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Covid-19 cases continue to drop but hospital admissions rise

The NHS said 5,055 patients were in hospital with Covid in England on Monday – the highest level since March 18 but well below levels seen in January.


The Government said that as of 9am on Monday, the UK recorded a further 24,950 lab-confirmed Covid-19 cases (Dominic Lipinski/PA)

The Government said that as of 9am on Monday, the UK recorded a further 24,950 lab-confirmed Covid-19 cases (Dominic Lipinski/PA)

The Government said that as of 9am on Monday, the UK recorded a further 24,950 lab-confirmed Covid-19 cases (Dominic Lipinski/PA)

Newly reported Covid-19 cases in the UK have fallen for the sixth day in a row but the number of patients in hospital with the disease in England has reached its highest level since mid-March, official data shows.

The Government said that as of 9am on Monday, the UK recorded a further 24,950 lab-confirmed Covid-19 cases, down from the 46,558 on July 20.

Dr Mike Tildesley, an infectious diseases expert, said the closure of schools for the summer break was likely to be one of the reasons for falling case numbers, but that it was too soon for data to show any effect from England’s easing of restrictions on July 19.

Meanwhile, the NHS said a total of 5,055 patients were in hospital with Covid-19 in England on Monday, up 33% from the previous week and the highest level since March 18.

The figures reflect the impact of the third wave of coronavirus that began in England at the end of May, but they are still well below levels seen at the peak of the second wave.

Some 34,336 Covid-19 patients were in hospital in England on January 18, the highest number at any point since the pandemic began.

Dr Tildesley, a member of the Scientific Pandemic Influenza Modelling group (Spi-M) advising ministers, said it always takes a couple of weeks for case numbers in the community to be reflected in hospital admissions

He explained that the time lag between infections and hospital admissions means that admissions are likely to continue to rise in the coming days regardless of the number of cases.

Dr Tildesley, from the University of Warwick, said he is “cautiously optimistic” about the drop in cases but only time will tell if the third Covid wave is “turning round”.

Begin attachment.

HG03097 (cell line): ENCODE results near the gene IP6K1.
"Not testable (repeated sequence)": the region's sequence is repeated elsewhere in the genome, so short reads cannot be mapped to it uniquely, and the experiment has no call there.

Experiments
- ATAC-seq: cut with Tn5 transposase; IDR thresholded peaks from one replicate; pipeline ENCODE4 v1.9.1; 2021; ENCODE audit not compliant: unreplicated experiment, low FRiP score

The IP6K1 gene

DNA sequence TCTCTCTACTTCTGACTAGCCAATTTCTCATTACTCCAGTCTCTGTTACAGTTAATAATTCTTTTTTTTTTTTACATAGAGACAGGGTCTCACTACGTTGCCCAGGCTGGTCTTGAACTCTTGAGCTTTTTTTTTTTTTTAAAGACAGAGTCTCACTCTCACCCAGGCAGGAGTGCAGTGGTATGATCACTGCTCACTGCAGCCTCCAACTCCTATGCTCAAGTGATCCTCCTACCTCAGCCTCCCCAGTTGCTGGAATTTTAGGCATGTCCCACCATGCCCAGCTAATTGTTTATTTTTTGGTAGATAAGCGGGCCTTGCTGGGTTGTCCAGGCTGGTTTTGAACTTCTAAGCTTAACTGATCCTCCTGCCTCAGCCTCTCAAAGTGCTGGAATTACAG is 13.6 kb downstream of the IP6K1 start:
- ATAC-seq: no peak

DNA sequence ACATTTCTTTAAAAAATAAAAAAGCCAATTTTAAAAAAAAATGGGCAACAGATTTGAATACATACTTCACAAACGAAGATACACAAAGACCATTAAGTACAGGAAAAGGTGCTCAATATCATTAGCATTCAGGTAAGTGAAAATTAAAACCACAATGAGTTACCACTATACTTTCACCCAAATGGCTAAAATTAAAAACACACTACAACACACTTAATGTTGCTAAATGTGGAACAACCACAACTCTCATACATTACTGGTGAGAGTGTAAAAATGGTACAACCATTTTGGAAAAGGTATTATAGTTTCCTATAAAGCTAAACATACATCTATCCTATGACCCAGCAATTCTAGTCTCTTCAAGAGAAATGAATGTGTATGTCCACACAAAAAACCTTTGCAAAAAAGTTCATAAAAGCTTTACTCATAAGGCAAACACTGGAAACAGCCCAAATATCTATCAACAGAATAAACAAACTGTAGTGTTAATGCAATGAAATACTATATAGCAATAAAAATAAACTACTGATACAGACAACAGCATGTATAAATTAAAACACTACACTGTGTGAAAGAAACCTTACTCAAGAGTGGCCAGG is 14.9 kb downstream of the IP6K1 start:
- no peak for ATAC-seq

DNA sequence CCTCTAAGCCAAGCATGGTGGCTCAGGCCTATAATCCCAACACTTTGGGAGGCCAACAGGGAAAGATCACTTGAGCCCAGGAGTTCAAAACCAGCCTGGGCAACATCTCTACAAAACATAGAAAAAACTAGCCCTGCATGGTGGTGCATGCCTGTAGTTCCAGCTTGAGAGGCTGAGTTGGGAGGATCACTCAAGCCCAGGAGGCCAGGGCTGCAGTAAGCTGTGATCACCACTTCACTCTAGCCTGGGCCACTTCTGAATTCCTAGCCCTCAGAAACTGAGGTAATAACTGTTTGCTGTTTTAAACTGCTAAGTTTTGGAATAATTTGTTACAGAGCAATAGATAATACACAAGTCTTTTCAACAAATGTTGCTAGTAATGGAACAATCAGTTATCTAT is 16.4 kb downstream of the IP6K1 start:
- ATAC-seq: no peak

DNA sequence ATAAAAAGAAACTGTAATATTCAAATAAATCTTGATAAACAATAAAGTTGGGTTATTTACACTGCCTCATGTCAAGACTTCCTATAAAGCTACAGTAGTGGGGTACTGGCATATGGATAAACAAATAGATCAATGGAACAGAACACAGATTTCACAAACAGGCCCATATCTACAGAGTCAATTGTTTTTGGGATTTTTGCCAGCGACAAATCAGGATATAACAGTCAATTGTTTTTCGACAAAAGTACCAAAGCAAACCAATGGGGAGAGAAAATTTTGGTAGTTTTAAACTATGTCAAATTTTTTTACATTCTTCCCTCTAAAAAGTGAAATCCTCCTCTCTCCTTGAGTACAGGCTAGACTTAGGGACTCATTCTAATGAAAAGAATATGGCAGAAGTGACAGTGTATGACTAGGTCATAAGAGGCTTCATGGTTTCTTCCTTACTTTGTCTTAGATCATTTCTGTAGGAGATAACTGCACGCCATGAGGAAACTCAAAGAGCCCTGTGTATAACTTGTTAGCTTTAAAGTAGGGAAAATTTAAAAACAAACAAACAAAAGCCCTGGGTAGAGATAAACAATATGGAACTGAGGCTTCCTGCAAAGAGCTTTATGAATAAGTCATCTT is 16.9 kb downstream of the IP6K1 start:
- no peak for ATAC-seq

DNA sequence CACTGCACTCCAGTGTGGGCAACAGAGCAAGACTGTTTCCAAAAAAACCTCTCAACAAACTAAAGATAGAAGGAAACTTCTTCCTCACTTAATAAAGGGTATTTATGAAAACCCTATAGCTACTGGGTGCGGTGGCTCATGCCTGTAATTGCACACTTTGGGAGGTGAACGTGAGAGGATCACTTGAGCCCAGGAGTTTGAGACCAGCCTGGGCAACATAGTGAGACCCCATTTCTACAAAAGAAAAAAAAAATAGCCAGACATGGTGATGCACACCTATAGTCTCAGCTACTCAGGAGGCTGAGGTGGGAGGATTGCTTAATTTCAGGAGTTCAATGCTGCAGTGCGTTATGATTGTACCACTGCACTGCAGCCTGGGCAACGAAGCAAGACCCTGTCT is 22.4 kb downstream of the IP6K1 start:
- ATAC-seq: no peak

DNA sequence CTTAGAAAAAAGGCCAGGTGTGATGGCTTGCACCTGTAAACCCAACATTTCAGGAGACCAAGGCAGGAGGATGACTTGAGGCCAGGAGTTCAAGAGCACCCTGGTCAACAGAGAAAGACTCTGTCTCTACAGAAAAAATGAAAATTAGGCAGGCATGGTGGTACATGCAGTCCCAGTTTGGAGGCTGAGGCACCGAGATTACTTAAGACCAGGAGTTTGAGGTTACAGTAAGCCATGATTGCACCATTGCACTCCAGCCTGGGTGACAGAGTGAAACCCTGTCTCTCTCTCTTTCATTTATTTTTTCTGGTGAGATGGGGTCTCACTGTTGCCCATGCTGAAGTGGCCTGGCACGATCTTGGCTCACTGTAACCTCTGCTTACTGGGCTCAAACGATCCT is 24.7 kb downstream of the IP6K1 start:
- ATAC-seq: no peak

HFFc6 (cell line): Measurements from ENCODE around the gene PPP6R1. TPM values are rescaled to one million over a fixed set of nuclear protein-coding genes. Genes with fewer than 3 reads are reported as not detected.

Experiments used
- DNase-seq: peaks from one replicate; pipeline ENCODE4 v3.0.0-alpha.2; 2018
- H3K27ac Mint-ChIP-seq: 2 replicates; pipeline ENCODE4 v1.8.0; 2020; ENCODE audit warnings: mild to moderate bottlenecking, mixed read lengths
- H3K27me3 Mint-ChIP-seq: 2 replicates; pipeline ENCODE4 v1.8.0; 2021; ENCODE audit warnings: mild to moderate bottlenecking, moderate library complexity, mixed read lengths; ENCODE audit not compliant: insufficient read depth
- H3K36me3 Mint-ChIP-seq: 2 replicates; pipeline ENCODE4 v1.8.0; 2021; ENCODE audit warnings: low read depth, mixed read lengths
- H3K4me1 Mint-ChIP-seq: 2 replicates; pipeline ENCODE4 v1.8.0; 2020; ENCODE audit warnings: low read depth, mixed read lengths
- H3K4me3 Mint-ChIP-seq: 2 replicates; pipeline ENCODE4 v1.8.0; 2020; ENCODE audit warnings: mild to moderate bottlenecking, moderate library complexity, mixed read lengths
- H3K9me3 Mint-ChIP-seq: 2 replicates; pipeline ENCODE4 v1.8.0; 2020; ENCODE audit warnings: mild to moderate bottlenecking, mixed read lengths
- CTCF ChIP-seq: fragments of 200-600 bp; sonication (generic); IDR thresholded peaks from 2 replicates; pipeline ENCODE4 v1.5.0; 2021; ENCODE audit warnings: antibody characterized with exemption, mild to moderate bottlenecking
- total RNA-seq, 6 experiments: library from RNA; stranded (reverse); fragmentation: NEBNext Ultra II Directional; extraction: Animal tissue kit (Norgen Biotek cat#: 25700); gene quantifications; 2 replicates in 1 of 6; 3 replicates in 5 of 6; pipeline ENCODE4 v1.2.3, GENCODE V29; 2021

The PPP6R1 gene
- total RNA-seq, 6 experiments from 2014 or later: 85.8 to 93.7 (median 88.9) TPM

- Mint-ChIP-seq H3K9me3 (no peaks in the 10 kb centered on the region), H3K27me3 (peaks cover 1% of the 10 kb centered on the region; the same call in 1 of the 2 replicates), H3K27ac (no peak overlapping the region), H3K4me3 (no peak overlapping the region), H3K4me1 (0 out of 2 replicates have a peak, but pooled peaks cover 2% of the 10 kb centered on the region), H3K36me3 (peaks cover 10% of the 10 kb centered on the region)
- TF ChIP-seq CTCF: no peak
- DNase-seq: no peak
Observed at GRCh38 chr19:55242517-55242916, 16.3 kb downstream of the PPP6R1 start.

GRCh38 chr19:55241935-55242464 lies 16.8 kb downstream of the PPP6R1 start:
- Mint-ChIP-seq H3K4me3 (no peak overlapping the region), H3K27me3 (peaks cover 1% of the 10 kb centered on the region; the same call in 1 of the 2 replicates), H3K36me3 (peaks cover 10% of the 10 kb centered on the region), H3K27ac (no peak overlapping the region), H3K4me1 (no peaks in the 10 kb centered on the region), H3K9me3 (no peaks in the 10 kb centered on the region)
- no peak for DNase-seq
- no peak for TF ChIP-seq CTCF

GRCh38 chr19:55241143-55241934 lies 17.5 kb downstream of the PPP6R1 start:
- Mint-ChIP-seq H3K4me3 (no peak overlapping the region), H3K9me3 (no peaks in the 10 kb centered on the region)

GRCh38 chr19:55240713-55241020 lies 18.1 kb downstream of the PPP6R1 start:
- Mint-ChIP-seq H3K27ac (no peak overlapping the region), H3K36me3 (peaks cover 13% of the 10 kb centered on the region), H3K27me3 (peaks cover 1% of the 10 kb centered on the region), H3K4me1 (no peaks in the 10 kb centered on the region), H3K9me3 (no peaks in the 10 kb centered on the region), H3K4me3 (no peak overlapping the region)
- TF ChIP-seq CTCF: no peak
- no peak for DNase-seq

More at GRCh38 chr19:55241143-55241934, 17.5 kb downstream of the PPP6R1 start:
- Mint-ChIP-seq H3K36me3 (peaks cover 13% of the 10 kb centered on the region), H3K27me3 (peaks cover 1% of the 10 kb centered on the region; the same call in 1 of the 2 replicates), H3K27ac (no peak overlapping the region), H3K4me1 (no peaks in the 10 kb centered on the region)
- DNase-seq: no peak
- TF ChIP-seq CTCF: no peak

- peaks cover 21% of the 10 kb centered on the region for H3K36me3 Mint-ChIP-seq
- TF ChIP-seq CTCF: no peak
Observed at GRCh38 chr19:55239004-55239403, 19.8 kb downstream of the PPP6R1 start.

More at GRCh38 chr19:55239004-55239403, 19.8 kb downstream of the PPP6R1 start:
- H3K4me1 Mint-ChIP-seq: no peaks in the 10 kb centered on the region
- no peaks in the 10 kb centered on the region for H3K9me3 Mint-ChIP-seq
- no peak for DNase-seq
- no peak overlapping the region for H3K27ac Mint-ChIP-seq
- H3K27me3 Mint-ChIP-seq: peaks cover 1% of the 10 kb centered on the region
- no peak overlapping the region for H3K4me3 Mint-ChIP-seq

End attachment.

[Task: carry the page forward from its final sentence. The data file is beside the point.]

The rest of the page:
He told BBC Radio 4’s Today programme that “any situation where cases are falling clearly is good news”.

But he added: “I think what we need to think about, though, is that there has been a change recently and I think the big one is that, in a lot of parts of the country, schools have now closed for the summer.”


(PA Graphics)

(PA Graphics)

Press Association Images

(PA Graphics)

Dr Tildesley explained secondary school children had been completing twice weekly lateral flow tests, adding that “because schools have now broken up, it may be that part of the reason cases have dropped somewhat is that we’re not detecting as many cases in younger people now”.

Education minister Vicky Ford said on Monday that, while the sustained drop in coronavirus cases is “very good news”, people must not become complacent.

A Number 10 spokesman said the fall in coronavirus cases was “encouraging” but numbers were still expected to rise, adding that “the Prime Minister thinks we’re not out of the woods yet”.

The Government said on Monday that it was expanding its daily contact testing for front line sectors with 1,200 new sites.

A total of 2,000 sites across the country will be available for those working in prisons, waste collection, defence, the food industry, transport, Border Force and police and fire services.

Daily negative lateral flow test results will enable eligible workers who have been alerted by the NHS Covid-19 app or called by NHS Test and Trace as coronavirus contacts to continue working.


(PA Graphics)

(PA Graphics)

Press Association Images

(PA Graphics)

Meanwhile, the continuation of US restrictions on international travel has dashed British holidaymakers’ hopes of travelling across the Atlantic this summer.

Current Covid-19-related rules mean most European travellers, including those from the UK, cannot enter the US.

The Associated Press reported that the restrictions will not be lifted due to the prevalence of coronavirus variants in Europe.

Elsewhere, it has been reported that ministers are preparing to ease travel rules for expats returning to the UK from Sunday.

UK nationals living overseas who have been double jabbed will no longer need to self-isolate when they arrive from an amber list country, according to The Daily Telegraph.

The newspaper also reported that ministers are expected to agree to a reciprocal deal on quarantine-free travel with 33 countries, which could lead to a surge in trips between the UK and the EU.

In other developments, Labour leader Sir Keir Starmer has said he backs the “pragmatic” use of Covid vaccine passports, while stressing the importance of testing as part of the certification scheme.

Meanwhile, rail services have seen the introduction of reduced timetables in England after being hit by staff self-isolating.

Workers in the public transport sector are among the thousands of people being pinged by the NHS Covid-19 app.

The Government said that a further 14 people had died within 28 days of testing positive for Covid-19 as of Monday, bringing the UK total to 129,172.

Separate figures published by the Office for National Statistics show there have been 154,000 deaths registered in the UK where Covid-19 was mentioned on the death certificate.

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